Secondary Outcome Measures:
  • To determine the association between sympathetic activity and left ventricular hypertrophy. [ Time Frame: Baseline ] [ Designated as safety issue: No ]
    The investigators will measure the relationship between sympathetic nervous activity and left ventricular mass in patients with MDD. ECG, ECHO, and blood pressure data will be used to test the hypothesis that MDD patients with elevated sympathetic activity display early signs of LVH and diastolic dysfunction.

  • Change from baseline in the magnitude of morning surge in blood pressure. [ Time Frame: Baseline and following 12 weeks of antidepressant treatment. ] [ Designated as safety issue: No ]
    The investigators will explore the association between sympathetic nervous system activity and stress reactivity to the morning surge in blood pressure in patients with MDD. Blood pressure data will be used to test the hypothesis that MDD patients with high sympathetic activity have greater morning surges in blood pressure than patients with normal sympathetic activity.

  • Change from baseline in insulin resistance. [ Time Frame: Baseline and following 12 weeks of antidepressant treatment. ] [ Designated as safety issue: No ]
    The investigators will explore the association between sympathetic nervous activity and stress reactivity to signs of insulin resistance in patients with MDD. Oral glucose tolerance test data will be used to test the hypothesis that MDD patients with elevated sympathetic activity display early signs of insulin resistance.

  • Change from baseline on markers of cardiac risk. [ Time Frame: Baseline and following 12 weeks of antidepressant treatment. ] [ Designated as safety issue: No ]
    The investigators will explore the association between SSRI therapy and markers of cardiac risk. They will test the hypothesis that SSRI therapy, in particular in those who carry th s allele of the 5-HTT, has a favourable effect on blood pressure variability and morning surge in blood pressure, sympathetic stress reactivity, and markers of insulin resistance.


Estimated Enrollment: 80
Study Start Date: May 2012
Estimated Study Completion Date: December 2014
Estimated Primary Completion Date: September 2014 (Final data collection date for primary outcome measure)
Intervention Details:
    Drug: Participants will be prescribed an approved selective serotonin re-uptake inhibitor (SSRI) antidepressant.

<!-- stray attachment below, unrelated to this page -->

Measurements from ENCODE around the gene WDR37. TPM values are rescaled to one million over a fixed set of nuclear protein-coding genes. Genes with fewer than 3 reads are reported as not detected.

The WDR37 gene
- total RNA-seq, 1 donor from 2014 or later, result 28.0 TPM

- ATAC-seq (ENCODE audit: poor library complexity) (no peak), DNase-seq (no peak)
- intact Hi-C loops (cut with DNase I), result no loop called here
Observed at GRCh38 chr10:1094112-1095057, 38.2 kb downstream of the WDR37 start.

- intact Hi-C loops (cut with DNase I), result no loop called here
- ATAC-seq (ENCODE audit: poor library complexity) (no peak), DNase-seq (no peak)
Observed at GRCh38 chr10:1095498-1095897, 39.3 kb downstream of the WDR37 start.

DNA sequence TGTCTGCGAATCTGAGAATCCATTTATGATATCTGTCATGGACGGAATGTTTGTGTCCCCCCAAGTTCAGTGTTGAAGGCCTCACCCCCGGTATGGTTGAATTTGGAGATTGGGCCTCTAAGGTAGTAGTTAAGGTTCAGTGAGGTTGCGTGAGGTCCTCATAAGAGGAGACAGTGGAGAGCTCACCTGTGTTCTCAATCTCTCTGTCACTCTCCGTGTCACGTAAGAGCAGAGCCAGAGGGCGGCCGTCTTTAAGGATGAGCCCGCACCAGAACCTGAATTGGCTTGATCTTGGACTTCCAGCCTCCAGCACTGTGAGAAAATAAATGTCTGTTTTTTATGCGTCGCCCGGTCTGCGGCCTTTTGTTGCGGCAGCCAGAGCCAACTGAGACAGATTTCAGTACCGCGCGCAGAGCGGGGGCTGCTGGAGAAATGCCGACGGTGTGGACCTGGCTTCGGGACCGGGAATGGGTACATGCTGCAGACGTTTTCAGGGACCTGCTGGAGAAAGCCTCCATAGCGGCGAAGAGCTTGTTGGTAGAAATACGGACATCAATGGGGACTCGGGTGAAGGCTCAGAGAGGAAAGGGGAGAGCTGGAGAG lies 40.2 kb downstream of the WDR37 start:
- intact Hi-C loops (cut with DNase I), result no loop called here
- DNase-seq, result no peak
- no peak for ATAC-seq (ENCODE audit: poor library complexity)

The choice of SSRI will be based on clinical judgement and prescribed in line with standard dosing approved by the Therapeutic Goods Administration (TGA).
  Eligibility

Ages Eligible for Study:   18 Years to 70 Years
Genders Eligible for Study:   Both
Accepts Healthy Volunteers:   No
Criteria

Inclusion Criteria:

  • Aged 18-70 years.
  • Capable of understanding and willing to provide signed and dated written, voluntary informed consent in advance of any protocol-specific procedures.
  • MDD or MDD with melancholia according to the Diagnostic and Statistical Manual of Mental Disorders (DSM-IV) criteria. Patients with comorbid panic or anxiety disorders will be included if MDD is the primary diagnosis.
  • Hamilton Depression (HAM D) > 18.
  • Beck Depression Inventory (BDI-II) > 18.

Exclusion Criteria:

  • Aged < 18 or > 70 years.
  • Current antidepressant treatment.
  • Previous failed response to SSRI treatment at the maximum tolerated dose for at least 4 weeks.
  • Known or suspected hypersensitivity to the prescribed antidepressant or any of its ingredients.
  • Current high suicide risk.
  • Comorbid panic or anxiety disorders as the primary diagnosis.
  • Pre-existing and/or current diagnosed heart disease.
  • Comorbid medical conditions including type 1 diabetes, medicated hypertension, epilepsy, bleeding disorders, alcohol/drug dependence, infectious blood diseases, psychotic disorders, personality disorders, eating disorders, mental retardation, dementia (ie, Mini Mental State Examination [MMSE] < 23), or gastrointestinal illness or previous bariatric (weight loss) surgery that may impair antidepressant absorption.
  • Clinically significant abnormalities on examination or laboratory testing and clinically significant medical conditions not listed above that are serious and/or unstable.
  • Pregnant or breastfeeding women.
  • Women of childbearing potential (WOCP) who are not using medically accepted contraception (ie, intrauterine devices [IUDs], hormonal contraceptives [oral, depot, patch or injectable], and double barrier methods such as condoms or diaphragms with spermicidal gel or foam). Women who are postmenopausal (amenorrhea for at least 12 consecutive months) or surgically sterile are not considered to be WOCP.